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Ever wanted to stand up to that bigot on the train? Here are some tips to stepping up your game.
Lea DeLaria has zero time for your homophobic nonsense, even when it’s cloaked in dubious Biblical references. A video of the Orange is the New Black actress taking down a doom and gloom preacher in a subway car has gone viral this week, and watching her circle him, get up in his face, and quote the Bible right back at him is kind of oddly inspiring.
But it also raises an important question: How do we talk back to homophobes in public, whether they’re preachers spouting on street corners, street harassers sneering at gay couples, or people making nasty comments at the next table over in a restaurant? We’d all like to think that we’d rise to the occasion, but it can actually be surprisingly difficult to do, especially if we’re not prepared for it.
1) Proceed with caution
You never know when a homophobe will come out of nowhere and punch you in the gut, both literally and metaphorically, which is why you need to use extreme caution when engaging. While it would be nice to live in a world where we can talk back to bigotry without having to fear for our physical safety, unfortunately, we do not. That means that before you try to engage with someone, assess the situation. Are you alone? Is your opponent alone? How are people in the immediate area likely to react? Does the person appear intoxicated, belligerent, or just plain scary? It’s okay to put the fight away for another day.
2) Try to figure out where your opponent is coming from
Because you want to meet him on his own turf. DeLaria took on a preacher by throwing the Bible in his face, a tactic she was able to use because she knows the relevant sections of the text well and she was ready to take the fight over to his house. Once you find out what angle a homophobe is coming from, it’s a whole lot easier to take him on, and to shame him.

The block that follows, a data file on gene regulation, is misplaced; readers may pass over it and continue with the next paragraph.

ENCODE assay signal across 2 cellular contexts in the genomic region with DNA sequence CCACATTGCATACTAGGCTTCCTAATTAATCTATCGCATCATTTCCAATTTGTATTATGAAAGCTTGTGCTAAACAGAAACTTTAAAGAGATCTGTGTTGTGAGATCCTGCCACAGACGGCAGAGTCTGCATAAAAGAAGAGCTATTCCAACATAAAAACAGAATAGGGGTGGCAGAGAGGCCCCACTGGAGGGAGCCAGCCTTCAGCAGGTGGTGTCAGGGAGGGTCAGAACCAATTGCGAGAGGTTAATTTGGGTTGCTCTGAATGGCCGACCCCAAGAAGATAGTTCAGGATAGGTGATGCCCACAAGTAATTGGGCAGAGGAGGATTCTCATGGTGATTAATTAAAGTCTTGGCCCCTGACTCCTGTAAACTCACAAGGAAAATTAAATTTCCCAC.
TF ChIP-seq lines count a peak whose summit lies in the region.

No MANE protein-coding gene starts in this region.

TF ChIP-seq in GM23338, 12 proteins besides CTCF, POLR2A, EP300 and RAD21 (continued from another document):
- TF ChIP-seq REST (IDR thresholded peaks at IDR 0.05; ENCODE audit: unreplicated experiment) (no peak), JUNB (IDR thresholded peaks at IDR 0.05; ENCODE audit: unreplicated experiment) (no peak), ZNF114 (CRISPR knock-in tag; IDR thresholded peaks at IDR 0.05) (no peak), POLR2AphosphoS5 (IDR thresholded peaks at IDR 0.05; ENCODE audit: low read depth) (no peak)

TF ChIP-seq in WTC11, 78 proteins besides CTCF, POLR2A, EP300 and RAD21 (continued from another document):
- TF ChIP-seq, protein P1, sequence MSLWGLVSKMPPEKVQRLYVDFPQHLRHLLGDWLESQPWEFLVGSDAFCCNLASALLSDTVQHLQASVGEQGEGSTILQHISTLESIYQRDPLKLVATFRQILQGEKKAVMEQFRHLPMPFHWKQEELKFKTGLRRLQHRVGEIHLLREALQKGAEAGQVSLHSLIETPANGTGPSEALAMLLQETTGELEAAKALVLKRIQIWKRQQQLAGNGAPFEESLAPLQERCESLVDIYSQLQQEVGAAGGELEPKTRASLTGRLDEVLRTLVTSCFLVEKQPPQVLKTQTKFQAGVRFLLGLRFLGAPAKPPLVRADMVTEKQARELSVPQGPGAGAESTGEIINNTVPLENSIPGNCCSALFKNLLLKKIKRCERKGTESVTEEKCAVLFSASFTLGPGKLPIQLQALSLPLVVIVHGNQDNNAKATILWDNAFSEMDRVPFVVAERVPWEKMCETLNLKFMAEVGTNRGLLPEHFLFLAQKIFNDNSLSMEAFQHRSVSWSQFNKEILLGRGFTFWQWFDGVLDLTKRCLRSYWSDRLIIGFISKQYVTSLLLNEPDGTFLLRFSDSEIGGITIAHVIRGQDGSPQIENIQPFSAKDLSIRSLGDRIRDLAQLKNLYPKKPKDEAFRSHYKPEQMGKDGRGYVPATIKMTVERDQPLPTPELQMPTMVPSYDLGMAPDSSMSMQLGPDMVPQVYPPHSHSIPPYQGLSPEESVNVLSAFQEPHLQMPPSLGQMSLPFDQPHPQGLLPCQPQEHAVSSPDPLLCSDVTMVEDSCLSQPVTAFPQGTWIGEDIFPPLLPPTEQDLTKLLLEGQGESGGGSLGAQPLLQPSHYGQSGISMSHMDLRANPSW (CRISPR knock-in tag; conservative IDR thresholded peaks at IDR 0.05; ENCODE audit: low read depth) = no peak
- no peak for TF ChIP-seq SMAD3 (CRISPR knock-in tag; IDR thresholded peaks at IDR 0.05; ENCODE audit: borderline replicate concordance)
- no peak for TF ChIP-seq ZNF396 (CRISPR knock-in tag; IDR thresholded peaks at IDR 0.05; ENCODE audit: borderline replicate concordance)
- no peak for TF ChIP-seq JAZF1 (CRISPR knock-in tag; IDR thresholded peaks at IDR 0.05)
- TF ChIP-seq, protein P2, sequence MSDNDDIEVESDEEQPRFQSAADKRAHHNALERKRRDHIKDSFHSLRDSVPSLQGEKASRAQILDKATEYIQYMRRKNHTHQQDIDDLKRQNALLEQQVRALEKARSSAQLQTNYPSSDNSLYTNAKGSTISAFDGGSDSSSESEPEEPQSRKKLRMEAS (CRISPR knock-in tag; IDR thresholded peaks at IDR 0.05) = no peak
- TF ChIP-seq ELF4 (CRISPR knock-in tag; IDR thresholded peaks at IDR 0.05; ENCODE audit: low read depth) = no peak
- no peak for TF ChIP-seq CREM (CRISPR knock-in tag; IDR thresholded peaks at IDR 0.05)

If someone is claiming homosexuality is unnatural, point to scads of peer-reviewed studies on homosexality in both humans and non-human animals (don’t use Wikipedia as a primary source, but take advantage of the numerous studies it links to). Someone who claims that children need a mother and a father needs a slap in the face with research on gay and lesbian parenting. Arguments about the institution of marriage can be met with research on comparative divorce rates; in fact, early statistical analysis suggests that in states where same-sex marriage is banned, divorce rates are higher overall than in states where it is legal.
You’ll need to do your research ahead of time so you’re prepared for any eventuality, and don’t be afraid to save statistics, links to studies, and related materials on your phone or tablet so you can pull them up quickly when you need them.
3) Stay frosty
It’s really difficult to stay calm in the face of someone who is making homophobic comments, whether they’re about you, someone you love, or the gay community in general. However, such comments, and their framing, are often deliberately designed to be provocative. So be firm but implacable to get the upper hand. Make it clear that you’re not giving up, but also that your target homophobe won’t be getting a rise out of you.
4) Use strong body language